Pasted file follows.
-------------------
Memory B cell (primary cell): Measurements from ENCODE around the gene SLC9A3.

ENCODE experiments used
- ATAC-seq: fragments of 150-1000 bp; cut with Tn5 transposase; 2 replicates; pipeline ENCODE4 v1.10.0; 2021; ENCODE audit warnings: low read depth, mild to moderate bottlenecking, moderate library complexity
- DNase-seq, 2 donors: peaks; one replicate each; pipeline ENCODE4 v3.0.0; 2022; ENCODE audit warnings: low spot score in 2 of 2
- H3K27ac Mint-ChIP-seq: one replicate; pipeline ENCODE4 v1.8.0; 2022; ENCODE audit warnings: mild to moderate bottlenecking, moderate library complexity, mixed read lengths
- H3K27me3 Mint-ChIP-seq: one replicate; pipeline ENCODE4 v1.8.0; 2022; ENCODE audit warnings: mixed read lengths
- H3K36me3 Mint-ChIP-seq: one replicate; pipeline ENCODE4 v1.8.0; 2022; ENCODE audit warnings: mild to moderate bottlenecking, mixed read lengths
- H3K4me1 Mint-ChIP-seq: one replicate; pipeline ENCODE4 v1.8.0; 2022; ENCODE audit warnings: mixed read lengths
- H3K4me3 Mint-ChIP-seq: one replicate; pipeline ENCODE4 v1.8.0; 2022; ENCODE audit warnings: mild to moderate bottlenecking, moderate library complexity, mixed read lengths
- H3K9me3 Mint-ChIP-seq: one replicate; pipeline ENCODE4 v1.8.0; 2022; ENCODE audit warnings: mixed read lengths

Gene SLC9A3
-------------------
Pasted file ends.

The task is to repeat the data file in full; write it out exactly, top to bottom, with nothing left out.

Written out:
Memory B cell (primary cell): Measurements from ENCODE around the gene SLC9A3.

ENCODE experiments used
- ATAC-seq: fragments of 150-1000 bp; cut with Tn5 transposase; 2 replicates; pipeline ENCODE4 v1.10.0; 2021; ENCODE audit warnings: low read depth, mild to moderate bottlenecking, moderate library complexity
- DNase-seq, 2 donors: peaks; one replicate each; pipeline ENCODE4 v3.0.0; 2022; ENCODE audit warnings: low spot score in 2 of 2
- H3K27ac Mint-ChIP-seq: one replicate; pipeline ENCODE4 v1.8.0; 2022; ENCODE audit warnings: mild to moderate bottlenecking, moderate library complexity, mixed read lengths
- H3K27me3 Mint-ChIP-seq: one replicate; pipeline ENCODE4 v1.8.0; 2022; ENCODE audit warnings: mixed read lengths
- H3K36me3 Mint-ChIP-seq: one replicate; pipeline ENCODE4 v1.8.0; 2022; ENCODE audit warnings: mild to moderate bottlenecking, mixed read lengths
- H3K4me1 Mint-ChIP-seq: one replicate; pipeline ENCODE4 v1.8.0; 2022; ENCODE audit warnings: mixed read lengths
- H3K4me3 Mint-ChIP-seq: one replicate; pipeline ENCODE4 v1.8.0; 2022; ENCODE audit warnings: mild to moderate bottlenecking, moderate library complexity, mixed read lengths
- H3K9me3 Mint-ChIP-seq: one replicate; pipeline ENCODE4 v1.8.0; 2022; ENCODE audit warnings: mixed read lengths

Gene SLC9A3